So what’s the PAP all about? Research in the last ten years found that doing a maximum muscular contraction leads to an increase in amount of force that can be produced (for a short time) through the increased activation of the Central Nervous System. It was originally used with lifting weights or doing moderate number of plyos or sprints. It was particularly useful for explosive power events such as sprinting and jumping. There was a balance to be had been PAP activity and the fatigue such an activity can cause and a rest of 3 to 12 minutes is recommended. What worked best was found to be dependent on athlete (muscle fibre mix), the intensity and the duration of the activity. For endurance event athletes the benefits are not so great but can have a benefit over time as they allow a greater performance volume, i.e. higher intensity or volume. Generally for runners potentiation might look like hops or bounds, linking the warm up to the session so ‘potentiate activities’ are close to the session activity. For those who are interested in this, a good review article was done by Owen Walker (link : https://www.scienceforsport.com/post-activation-potentiation/  ).


So what might a RAMP warm-up look like for a typical adult Club member….


Firstly, we need to remember that a warm up has a flow to it, so once we have raised out heart rate, we don’t stand around getting cold. Each stage of the warm-up builds upon the previous part. First up, you need to raise your body temperature and heart rate so you have blood flowing to the areas where it will be needed (R). You also need to move your limbs over and beyond the range you will need for the activity (A for muscles, M for joints). Best to build up the movement by doing smaller slower activities first and increasing the range of movement and speed gradually. NB this is a warm-up not a mobility session - don’t over-stretch! Remember it’s not just your legs, ensure you get your arms moving too (your legs will not move faster than your arms). I would then recommend two or three reps of strides just focusing on your technique. Having got your body moving over the range you will use, I would recommend a short effort at the speed, or a tad more than, you will do in the session (P). So if you’re planning on 80s 400m efforts, do 150- 200m at 75-78s pace. Do this a little in advance of the first effort to give yourself some recovery time. Lastly do some dynamic stretching, especially hips, while chatting to your fellow runners. Then you’re ready to go.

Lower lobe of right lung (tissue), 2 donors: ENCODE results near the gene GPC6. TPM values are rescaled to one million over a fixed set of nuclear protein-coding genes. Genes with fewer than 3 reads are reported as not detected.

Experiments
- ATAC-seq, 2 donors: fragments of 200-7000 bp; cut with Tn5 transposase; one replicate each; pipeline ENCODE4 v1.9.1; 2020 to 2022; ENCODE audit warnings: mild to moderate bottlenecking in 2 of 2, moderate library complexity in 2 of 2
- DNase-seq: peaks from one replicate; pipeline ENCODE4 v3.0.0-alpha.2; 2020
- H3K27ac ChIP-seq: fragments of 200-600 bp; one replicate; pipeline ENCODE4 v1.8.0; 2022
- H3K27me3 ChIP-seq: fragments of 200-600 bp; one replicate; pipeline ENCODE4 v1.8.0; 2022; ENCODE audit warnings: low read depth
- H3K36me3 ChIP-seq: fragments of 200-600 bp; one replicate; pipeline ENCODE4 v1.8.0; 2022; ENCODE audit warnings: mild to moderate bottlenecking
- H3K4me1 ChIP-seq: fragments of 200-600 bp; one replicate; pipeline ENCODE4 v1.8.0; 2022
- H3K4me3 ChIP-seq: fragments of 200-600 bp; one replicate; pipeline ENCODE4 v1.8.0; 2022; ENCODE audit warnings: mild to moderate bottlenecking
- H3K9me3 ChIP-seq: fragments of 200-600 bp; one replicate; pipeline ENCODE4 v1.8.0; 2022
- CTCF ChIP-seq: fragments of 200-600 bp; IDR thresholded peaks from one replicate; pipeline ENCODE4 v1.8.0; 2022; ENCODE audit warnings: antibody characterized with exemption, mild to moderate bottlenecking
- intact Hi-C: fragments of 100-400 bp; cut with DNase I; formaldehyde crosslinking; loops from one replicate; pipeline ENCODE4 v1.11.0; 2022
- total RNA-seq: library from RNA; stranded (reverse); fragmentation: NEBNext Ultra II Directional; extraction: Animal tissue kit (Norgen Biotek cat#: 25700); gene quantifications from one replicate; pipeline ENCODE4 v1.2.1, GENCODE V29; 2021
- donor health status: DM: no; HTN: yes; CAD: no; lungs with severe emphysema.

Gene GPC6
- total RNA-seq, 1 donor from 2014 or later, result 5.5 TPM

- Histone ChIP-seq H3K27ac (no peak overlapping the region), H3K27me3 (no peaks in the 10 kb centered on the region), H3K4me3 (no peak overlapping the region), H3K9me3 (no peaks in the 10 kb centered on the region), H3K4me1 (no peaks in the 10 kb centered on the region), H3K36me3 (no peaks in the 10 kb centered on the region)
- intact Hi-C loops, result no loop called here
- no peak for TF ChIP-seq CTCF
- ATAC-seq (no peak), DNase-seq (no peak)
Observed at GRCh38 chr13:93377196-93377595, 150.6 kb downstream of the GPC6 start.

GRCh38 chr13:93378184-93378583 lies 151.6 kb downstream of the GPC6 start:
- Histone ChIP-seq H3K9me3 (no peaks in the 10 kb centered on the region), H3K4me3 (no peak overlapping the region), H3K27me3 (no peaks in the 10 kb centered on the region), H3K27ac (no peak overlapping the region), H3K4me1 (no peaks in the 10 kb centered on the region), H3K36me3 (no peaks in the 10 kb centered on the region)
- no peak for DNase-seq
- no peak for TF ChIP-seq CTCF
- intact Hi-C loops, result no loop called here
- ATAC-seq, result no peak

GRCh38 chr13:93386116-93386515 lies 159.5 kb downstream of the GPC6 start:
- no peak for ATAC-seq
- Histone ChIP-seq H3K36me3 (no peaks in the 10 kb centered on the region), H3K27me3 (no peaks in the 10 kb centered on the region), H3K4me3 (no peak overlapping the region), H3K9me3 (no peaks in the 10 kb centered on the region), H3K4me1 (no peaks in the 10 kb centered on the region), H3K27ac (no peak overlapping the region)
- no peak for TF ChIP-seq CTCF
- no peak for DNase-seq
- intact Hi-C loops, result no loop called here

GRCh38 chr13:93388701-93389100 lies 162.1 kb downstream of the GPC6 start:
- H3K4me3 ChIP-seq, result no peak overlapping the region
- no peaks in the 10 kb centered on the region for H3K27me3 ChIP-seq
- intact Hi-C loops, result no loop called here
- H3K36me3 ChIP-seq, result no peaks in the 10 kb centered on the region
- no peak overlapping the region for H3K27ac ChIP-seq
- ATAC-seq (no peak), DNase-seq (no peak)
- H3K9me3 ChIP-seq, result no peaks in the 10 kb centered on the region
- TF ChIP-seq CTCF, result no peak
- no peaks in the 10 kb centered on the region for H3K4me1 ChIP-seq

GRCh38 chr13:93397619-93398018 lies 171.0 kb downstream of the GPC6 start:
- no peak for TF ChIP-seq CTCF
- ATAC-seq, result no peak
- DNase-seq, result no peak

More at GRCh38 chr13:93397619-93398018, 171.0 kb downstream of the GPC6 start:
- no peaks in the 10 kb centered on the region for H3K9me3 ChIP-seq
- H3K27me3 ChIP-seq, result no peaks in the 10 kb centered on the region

Ok, great in principle, but that assumes you know what the session plan is in advance and often you might not. So here’s where the story at the beginning comes in. If you don’t know what the session is but do what I describe assuming say a minute or 400m is the shortest activity, then you should be fine. It’s very unlikely that you will be asked to run short fast efforts without the coach including some preparation drills etc in their own defined warmup. Lastly, for those who like a schedule, how long should it take? Well, of course that depends on how long the efforts will be and how long it takes you to get everything mobile. I train with runners less than a third of my age and they seem able to get away with about a third of my warmup time! The key is to go on how you feel recognising the major muscles you will want to ensure are ready : glutes, quads and hamstrings in particular. If you get them warm dynamically then you’ll get the other muscles, particularly stabilising ones ready too. A warmup is for your muscles mainly, not your cardiovascular system.